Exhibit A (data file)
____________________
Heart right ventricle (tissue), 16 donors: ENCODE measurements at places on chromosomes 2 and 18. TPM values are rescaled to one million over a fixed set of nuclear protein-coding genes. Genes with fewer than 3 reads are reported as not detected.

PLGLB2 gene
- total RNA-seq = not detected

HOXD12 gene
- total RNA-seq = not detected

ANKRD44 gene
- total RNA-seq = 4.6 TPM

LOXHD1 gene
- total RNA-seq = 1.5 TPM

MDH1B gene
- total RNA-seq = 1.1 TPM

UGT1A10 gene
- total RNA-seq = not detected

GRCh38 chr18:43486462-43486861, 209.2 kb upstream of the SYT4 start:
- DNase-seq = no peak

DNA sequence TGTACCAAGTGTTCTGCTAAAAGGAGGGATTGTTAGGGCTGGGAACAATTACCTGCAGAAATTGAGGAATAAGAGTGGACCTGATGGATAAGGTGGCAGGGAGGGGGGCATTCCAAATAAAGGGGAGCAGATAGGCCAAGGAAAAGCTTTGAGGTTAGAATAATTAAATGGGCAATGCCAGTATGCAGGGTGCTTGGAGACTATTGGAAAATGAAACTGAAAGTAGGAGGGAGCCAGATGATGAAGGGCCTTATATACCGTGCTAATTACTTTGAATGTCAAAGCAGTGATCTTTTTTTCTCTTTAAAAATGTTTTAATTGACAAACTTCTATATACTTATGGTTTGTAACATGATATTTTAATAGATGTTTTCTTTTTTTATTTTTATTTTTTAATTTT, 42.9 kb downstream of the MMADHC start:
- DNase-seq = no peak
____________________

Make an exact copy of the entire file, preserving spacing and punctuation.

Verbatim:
Heart right ventricle (tissue), 16 donors: ENCODE measurements at places on chromosomes 2 and 18. TPM values are rescaled to one million over a fixed set of nuclear protein-coding genes. Genes with fewer than 3 reads are reported as not detected.

PLGLB2 gene
- total RNA-seq = not detected

HOXD12 gene
- total RNA-seq = not detected

ANKRD44 gene
- total RNA-seq = 4.6 TPM

LOXHD1 gene
- total RNA-seq = 1.5 TPM

MDH1B gene
- total RNA-seq = 1.1 TPM

UGT1A10 gene
- total RNA-seq = not detected

GRCh38 chr18:43486462-43486861, 209.2 kb upstream of the SYT4 start:
- DNase-seq = no peak

DNA sequence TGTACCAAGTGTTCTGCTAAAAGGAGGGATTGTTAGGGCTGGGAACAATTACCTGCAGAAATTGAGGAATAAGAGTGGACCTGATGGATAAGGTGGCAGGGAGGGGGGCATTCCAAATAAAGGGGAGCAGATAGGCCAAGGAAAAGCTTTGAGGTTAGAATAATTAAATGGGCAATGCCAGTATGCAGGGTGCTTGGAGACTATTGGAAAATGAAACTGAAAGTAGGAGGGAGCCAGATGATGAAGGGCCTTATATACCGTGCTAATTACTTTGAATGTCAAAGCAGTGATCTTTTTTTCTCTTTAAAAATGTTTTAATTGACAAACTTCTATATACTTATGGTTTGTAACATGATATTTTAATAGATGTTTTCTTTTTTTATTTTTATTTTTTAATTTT, 42.9 kb downstream of the MMADHC start:
- DNase-seq = no peak